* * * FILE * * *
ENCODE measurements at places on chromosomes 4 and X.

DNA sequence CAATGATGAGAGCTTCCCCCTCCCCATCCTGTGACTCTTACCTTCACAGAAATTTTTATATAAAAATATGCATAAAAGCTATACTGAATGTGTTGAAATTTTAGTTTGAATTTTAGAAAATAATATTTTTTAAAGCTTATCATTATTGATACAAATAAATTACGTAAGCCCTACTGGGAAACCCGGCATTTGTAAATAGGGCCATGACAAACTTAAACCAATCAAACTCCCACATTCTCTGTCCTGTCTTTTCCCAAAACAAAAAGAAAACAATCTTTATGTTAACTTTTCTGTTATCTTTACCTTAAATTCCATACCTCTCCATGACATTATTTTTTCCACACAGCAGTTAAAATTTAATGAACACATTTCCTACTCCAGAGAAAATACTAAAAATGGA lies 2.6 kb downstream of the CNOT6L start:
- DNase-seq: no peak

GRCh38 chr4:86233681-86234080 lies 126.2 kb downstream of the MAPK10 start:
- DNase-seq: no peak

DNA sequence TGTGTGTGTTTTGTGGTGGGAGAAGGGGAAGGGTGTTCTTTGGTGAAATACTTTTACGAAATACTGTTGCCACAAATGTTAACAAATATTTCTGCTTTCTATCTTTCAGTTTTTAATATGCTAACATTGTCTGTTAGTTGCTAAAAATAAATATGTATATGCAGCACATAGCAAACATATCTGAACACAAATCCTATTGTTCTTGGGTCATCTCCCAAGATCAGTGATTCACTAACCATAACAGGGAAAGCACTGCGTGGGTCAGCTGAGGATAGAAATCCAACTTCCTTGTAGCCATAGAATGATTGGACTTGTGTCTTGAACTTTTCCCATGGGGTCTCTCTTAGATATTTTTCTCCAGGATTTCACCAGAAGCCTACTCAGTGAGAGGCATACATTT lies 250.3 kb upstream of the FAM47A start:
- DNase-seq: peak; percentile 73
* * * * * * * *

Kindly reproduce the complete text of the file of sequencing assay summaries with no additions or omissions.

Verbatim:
ENCODE measurements at places on chromosomes 4 and X.

DNA sequence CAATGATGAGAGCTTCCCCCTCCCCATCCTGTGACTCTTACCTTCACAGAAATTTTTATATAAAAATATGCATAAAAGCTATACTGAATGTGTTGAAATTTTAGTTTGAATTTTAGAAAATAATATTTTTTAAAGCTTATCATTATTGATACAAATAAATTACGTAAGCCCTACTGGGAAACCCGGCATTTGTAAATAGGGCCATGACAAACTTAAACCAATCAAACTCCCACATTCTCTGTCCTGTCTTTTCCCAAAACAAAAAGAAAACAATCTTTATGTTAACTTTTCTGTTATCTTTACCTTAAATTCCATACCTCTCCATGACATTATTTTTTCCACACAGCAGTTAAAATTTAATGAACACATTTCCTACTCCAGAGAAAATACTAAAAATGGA lies 2.6 kb downstream of the CNOT6L start:
- DNase-seq: no peak

GRCh38 chr4:86233681-86234080 lies 126.2 kb downstream of the MAPK10 start:
- DNase-seq: no peak

DNA sequence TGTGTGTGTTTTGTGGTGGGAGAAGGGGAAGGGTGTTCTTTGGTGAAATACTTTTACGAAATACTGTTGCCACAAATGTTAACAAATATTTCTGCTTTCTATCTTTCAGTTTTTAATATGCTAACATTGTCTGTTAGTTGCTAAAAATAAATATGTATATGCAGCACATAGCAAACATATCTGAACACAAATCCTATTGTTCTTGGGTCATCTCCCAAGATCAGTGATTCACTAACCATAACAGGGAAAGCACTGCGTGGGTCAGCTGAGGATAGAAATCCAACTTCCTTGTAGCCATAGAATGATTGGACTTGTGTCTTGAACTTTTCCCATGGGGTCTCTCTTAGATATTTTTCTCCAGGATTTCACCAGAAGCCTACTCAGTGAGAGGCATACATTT lies 250.3 kb upstream of the FAM47A start:
- DNase-seq: peak; percentile 73